does not affect the audio base-band signal. There is also a leakage path to enable the
capacitor to discharge, but this may be provided by the circuit into which the demodulator is
This type of detector or demodulator is called a linear envelope detector because the output is
proportional to the input envelope.
DC return required
In order for a diode detector to generate the required DC voltage, a DC return must be
available within the circuit. supplied.
This can be achieved by placing an RF choke across the input to the detector diode. This
appears like an open circuit to radio frequency signals, but acts as a DC return path for the
audio and other signals appearing from the detector.
Diode detector advantages & disadvantages
The diode detector is widely sued, but it has several advantages and disadvantages:
Diode detector advantages
Simplicity: The diode detector is very simple and is easy to construct. The circuit six
very straightforward, consisting of a very few components.
Low cost: Requiring so few components, and the fact that he components are not
specialised, this form of detector is very cheap. Accordingly it is widely used in AM
domestic radios.
Diode detector disadvantages
Distortion: Although the diode detector is able to operate in a reasonably linear
fashion over a reasonable range, outside this range high levels of distortion are
introduced, and even within the more linear range, distortion levels are not
particularly low. It is adequate for small low cost radios.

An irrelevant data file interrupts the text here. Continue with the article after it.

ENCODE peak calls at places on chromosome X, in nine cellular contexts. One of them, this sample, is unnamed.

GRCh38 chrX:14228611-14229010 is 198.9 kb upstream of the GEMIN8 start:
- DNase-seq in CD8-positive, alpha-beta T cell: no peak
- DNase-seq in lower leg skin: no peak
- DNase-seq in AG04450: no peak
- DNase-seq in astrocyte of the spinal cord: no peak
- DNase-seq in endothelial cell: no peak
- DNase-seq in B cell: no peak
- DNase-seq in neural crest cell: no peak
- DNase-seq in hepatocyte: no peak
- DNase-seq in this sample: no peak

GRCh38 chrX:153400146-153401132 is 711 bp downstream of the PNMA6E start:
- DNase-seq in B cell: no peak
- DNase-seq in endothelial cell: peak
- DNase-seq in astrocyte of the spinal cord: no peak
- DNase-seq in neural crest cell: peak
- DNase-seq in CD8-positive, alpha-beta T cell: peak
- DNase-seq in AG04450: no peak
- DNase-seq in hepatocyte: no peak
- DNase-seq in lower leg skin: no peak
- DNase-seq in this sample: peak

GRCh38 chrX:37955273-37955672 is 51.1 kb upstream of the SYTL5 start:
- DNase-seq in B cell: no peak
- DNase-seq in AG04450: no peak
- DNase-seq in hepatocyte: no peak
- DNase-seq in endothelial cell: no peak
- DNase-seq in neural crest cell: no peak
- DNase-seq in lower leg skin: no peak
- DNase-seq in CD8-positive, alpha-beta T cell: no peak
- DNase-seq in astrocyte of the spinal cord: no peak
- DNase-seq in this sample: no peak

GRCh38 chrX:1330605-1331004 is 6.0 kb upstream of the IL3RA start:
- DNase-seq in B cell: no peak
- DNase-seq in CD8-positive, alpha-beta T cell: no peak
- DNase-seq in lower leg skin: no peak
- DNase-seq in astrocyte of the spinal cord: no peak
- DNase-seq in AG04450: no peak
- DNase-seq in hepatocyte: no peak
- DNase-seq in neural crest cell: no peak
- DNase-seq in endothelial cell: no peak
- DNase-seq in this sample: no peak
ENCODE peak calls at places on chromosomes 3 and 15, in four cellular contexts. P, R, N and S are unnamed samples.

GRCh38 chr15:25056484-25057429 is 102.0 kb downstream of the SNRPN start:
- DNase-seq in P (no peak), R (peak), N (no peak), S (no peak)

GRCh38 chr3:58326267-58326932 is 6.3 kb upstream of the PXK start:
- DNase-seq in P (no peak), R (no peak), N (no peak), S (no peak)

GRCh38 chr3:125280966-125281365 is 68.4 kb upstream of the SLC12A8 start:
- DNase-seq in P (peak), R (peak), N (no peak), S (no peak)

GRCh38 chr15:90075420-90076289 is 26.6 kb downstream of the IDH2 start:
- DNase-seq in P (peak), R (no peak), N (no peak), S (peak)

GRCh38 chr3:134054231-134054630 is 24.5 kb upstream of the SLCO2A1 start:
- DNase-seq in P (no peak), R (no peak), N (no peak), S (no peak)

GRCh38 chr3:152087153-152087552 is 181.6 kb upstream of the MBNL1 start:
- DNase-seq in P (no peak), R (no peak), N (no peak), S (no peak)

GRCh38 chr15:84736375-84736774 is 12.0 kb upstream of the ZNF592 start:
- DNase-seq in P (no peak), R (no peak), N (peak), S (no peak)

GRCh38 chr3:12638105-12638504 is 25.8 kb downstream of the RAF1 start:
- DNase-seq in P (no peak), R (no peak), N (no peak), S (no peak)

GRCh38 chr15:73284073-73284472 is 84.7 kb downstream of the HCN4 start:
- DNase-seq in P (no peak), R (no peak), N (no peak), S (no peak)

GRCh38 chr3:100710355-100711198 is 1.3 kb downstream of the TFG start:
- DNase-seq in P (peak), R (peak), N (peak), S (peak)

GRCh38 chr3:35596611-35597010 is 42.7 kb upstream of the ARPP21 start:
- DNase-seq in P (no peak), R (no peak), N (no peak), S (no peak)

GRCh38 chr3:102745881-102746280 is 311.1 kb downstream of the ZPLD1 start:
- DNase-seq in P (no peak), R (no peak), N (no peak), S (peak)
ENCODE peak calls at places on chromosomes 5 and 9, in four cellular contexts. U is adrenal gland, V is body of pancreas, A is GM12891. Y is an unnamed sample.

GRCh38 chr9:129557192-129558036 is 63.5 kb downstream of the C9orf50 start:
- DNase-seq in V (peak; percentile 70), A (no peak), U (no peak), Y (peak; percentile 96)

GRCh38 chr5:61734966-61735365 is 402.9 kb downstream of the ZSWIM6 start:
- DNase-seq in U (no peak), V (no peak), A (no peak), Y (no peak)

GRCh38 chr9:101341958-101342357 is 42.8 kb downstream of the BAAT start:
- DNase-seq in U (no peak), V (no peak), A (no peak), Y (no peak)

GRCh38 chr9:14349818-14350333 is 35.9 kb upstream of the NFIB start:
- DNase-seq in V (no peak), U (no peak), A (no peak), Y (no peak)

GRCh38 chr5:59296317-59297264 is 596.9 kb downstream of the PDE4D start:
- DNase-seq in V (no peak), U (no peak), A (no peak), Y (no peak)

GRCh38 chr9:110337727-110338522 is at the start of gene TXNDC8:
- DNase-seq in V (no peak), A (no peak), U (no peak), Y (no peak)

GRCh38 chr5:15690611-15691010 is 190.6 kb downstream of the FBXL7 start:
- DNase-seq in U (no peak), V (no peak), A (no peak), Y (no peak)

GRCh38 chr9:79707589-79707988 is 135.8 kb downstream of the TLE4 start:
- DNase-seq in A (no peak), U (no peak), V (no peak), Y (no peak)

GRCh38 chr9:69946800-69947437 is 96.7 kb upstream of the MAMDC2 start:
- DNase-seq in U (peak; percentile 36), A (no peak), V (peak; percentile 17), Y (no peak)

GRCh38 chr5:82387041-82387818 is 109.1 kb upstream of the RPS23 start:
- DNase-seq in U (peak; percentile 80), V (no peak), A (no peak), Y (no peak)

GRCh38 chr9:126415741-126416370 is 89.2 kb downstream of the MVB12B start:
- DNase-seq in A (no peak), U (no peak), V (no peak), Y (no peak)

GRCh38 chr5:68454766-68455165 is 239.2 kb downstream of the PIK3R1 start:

Selective fading: These detectors are susceptible to the effects of selective fading
experienced on short wave broadcast transmissions. Here the ionospheric propagation
may be such that certain small bands of the signal are removed. Under normal
circumstances signals received via the ionosphere reach the receiver via a number of
different paths. The overall signal is a combination of the signals received via each
path and as a result they will combine with each other, sometimes constructively to
increase the overall signal level and sometimes destructively to reduce it. It is found
that when the path lengths are considerably different this combination process can
mean that small portions of the signal are reduced in strength. An AM signal consists
of a carrier with two sidebands
Insensitive: Semiconductor diodes have a certain turn-on voltage. Accordingly the
voltage has to reach a certain level before the diode is able to operate reasonably
It utilizes the non-linear portion of the dynamic current-voltage characteristic of a diode. It
differs from the linear diode detector is that in this case the applied input carrier voltage is of
small magnitude and hence is restricted to the excessively non linear portion of the dynamic
characteristic, whereas in linear diode detector, a large amplitude modulated carrier voltage is
applied to the diode and most of the operation takes place over the linear region of the
The diode is biased positively to shift the zero-signal operating point to the small current non
linear region of the dynamic current-voltage characteristic. The capacitor-resistor
combination constitutes the load. To study the operation of this detector, we may consider
first only the resistor R to constitute the load impedance. Then the dynamic current-voltage
characteristic ofthe diode. Superposition of modulated carrier voltage on the dynamic
characteristic is also illustrated. This results in the output current waveform. Since the
operation takes place over the non linear region of the characteristic the current waveform has
its lower half compressed.
This average current consists of a steady or D C component I and a time varying
component at the modulation frequency. The shunt capacitor C bypasses all the radio
frequency components leaving only the average component to flow through the load resistor
R producing the desired detected output.